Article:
About Cody

History of the City

Incorporated in 1901, Cody, Wyoming is located 52 miles from the east entrance to Yellowstone National Park. Cody was founded in 1896 by Colonel William F. "Buffalo Bill" Cody, who passed through the region in the 1870s. He was so impressed by the development possibilities of irrigation, rich soil, grand scenery, hunting, and proximity to Yellowstone National Park that he returned in the mid-1890s to start a town. He brought with him men whose names still adorn street signs in Cody's downtown area: Beck, Alger, Rumsey, Bleistein, and Salsbury.

Main Street

Present-Day Cody

Today, Cody serves as the county seat for Park County. Cody's residential population of over 10,000 receives services from the City of Cody, including electricity, sanitation, water, wastewater, parks, recreation, and law enforcement. Cody has a total area of 10.43 square miles and an elevation of 4,997 feet above sea level.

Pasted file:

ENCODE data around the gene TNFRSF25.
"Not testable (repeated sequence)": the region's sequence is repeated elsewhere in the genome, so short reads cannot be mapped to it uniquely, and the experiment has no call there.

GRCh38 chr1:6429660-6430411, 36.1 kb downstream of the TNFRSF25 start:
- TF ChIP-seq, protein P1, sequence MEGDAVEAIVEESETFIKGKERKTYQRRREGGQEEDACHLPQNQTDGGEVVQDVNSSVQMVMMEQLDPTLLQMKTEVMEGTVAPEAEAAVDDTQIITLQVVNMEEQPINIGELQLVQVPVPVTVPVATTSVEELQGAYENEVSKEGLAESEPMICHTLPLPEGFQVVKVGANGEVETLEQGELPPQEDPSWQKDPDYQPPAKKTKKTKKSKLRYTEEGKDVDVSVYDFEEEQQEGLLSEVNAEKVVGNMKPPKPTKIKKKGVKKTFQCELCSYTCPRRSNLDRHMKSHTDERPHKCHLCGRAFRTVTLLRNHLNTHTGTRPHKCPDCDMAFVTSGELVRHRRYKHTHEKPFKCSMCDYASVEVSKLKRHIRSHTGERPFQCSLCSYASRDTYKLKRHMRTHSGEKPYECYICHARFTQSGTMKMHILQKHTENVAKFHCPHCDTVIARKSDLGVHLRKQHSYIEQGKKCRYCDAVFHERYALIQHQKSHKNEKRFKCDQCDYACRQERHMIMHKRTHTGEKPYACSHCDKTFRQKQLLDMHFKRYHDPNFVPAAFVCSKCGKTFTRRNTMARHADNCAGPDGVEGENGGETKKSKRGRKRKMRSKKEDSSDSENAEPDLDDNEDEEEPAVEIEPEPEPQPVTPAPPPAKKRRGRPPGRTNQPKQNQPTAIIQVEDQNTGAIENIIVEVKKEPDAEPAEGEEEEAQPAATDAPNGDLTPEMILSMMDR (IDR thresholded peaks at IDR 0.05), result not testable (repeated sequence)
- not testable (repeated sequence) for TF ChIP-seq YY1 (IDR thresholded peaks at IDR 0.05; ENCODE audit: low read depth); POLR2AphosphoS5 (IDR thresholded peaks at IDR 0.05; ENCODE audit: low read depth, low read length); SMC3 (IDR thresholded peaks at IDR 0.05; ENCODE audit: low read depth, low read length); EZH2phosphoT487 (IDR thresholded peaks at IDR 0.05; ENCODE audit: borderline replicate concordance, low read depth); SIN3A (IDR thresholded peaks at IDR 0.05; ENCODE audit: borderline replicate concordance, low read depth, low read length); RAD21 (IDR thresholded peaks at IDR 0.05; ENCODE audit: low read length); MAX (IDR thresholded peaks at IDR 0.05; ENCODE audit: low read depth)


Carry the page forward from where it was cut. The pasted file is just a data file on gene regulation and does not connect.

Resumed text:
Shoshone River flows through Cody's city limits in a moderately deep canyon. Erected in 1910 to foster agriculture by irrigation, the Buffalo Bill Dam and reservoir lie adjacent to Cody toward the east entrance of Yellowstone National Park.


Served by Yellowstone Regional Airport, Cody is a thriving community focused on serving the needs of the stable population base as well as the hundreds of thousands of annual visitors who travel from around the world to experience the beauty and culture of this mountainous area.

Cody was ranked by the National Council for Home Safety and Security as the fourth safest city in Wyoming in the year 2017.